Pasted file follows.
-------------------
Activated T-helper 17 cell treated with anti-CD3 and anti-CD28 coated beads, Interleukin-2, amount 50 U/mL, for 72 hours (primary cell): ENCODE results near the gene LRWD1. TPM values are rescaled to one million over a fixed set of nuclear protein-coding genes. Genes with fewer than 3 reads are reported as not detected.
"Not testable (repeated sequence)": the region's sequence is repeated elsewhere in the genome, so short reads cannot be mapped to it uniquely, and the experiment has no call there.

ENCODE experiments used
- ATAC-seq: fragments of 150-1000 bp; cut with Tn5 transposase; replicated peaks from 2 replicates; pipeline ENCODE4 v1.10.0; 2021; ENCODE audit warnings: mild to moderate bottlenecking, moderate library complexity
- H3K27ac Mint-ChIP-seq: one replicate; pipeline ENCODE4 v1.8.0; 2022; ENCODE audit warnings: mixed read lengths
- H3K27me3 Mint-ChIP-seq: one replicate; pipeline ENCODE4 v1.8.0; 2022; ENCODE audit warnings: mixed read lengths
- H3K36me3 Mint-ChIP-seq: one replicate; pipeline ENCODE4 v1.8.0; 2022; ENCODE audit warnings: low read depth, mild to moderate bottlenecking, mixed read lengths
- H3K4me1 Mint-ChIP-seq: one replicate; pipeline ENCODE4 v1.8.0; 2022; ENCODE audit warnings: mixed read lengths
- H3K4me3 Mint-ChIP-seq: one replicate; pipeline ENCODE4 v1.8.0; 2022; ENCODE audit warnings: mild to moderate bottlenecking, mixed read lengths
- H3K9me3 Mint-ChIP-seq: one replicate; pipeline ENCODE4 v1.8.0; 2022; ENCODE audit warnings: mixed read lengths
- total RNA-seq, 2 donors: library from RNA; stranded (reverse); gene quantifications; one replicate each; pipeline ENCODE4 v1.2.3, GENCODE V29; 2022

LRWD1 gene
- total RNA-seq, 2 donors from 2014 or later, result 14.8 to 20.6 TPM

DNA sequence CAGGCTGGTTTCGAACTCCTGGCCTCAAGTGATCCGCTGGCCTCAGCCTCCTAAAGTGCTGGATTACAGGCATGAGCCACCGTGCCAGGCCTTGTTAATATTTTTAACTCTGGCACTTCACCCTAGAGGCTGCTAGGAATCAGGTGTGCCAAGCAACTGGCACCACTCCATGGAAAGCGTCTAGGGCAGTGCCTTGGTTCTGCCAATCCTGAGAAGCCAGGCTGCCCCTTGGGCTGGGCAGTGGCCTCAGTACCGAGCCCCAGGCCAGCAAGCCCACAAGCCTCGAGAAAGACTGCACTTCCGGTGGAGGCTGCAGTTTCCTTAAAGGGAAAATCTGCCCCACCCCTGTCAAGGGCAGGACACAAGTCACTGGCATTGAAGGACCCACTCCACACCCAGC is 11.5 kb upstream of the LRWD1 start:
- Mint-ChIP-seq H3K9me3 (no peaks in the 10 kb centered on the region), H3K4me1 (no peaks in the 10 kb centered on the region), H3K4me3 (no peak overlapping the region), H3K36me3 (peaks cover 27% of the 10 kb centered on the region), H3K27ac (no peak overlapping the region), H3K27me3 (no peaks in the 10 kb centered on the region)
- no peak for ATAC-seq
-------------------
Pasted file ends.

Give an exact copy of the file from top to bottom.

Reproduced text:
Activated T-helper 17 cell treated with anti-CD3 and anti-CD28 coated beads, Interleukin-2, amount 50 U/mL, for 72 hours (primary cell): ENCODE results near the gene LRWD1. TPM values are rescaled to one million over a fixed set of nuclear protein-coding genes. Genes with fewer than 3 reads are reported as not detected.
"Not testable (repeated sequence)": the region's sequence is repeated elsewhere in the genome, so short reads cannot be mapped to it uniquely, and the experiment has no call there.

ENCODE experiments used
- ATAC-seq: fragments of 150-1000 bp; cut with Tn5 transposase; replicated peaks from 2 replicates; pipeline ENCODE4 v1.10.0; 2021; ENCODE audit warnings: mild to moderate bottlenecking, moderate library complexity
- H3K27ac Mint-ChIP-seq: one replicate; pipeline ENCODE4 v1.8.0; 2022; ENCODE audit warnings: mixed read lengths
- H3K27me3 Mint-ChIP-seq: one replicate; pipeline ENCODE4 v1.8.0; 2022; ENCODE audit warnings: mixed read lengths
- H3K36me3 Mint-ChIP-seq: one replicate; pipeline ENCODE4 v1.8.0; 2022; ENCODE audit warnings: low read depth, mild to moderate bottlenecking, mixed read lengths
- H3K4me1 Mint-ChIP-seq: one replicate; pipeline ENCODE4 v1.8.0; 2022; ENCODE audit warnings: mixed read lengths
- H3K4me3 Mint-ChIP-seq: one replicate; pipeline ENCODE4 v1.8.0; 2022; ENCODE audit warnings: mild to moderate bottlenecking, mixed read lengths
- H3K9me3 Mint-ChIP-seq: one replicate; pipeline ENCODE4 v1.8.0; 2022; ENCODE audit warnings: mixed read lengths
- total RNA-seq, 2 donors: library from RNA; stranded (reverse); gene quantifications; one replicate each; pipeline ENCODE4 v1.2.3, GENCODE V29; 2022

LRWD1 gene
- total RNA-seq, 2 donors from 2014 or later, result 14.8 to 20.6 TPM

DNA sequence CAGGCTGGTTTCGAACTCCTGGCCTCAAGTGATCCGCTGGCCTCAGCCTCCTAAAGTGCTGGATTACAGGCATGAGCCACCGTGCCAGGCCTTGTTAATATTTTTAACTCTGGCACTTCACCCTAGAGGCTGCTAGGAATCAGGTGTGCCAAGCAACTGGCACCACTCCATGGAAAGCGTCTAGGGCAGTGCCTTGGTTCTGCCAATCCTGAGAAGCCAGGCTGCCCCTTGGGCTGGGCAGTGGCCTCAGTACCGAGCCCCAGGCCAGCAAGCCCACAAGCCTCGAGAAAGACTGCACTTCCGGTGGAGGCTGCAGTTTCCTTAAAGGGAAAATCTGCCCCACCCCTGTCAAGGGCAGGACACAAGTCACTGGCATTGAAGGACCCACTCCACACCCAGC is 11.5 kb upstream of the LRWD1 start:
- Mint-ChIP-seq H3K9me3 (no peaks in the 10 kb centered on the region), H3K4me1 (no peaks in the 10 kb centered on the region), H3K4me3 (no peak overlapping the region), H3K36me3 (peaks cover 27% of the 10 kb centered on the region), H3K27ac (no peak overlapping the region), H3K27me3 (no peaks in the 10 kb centered on the region)
- no peak for ATAC-seq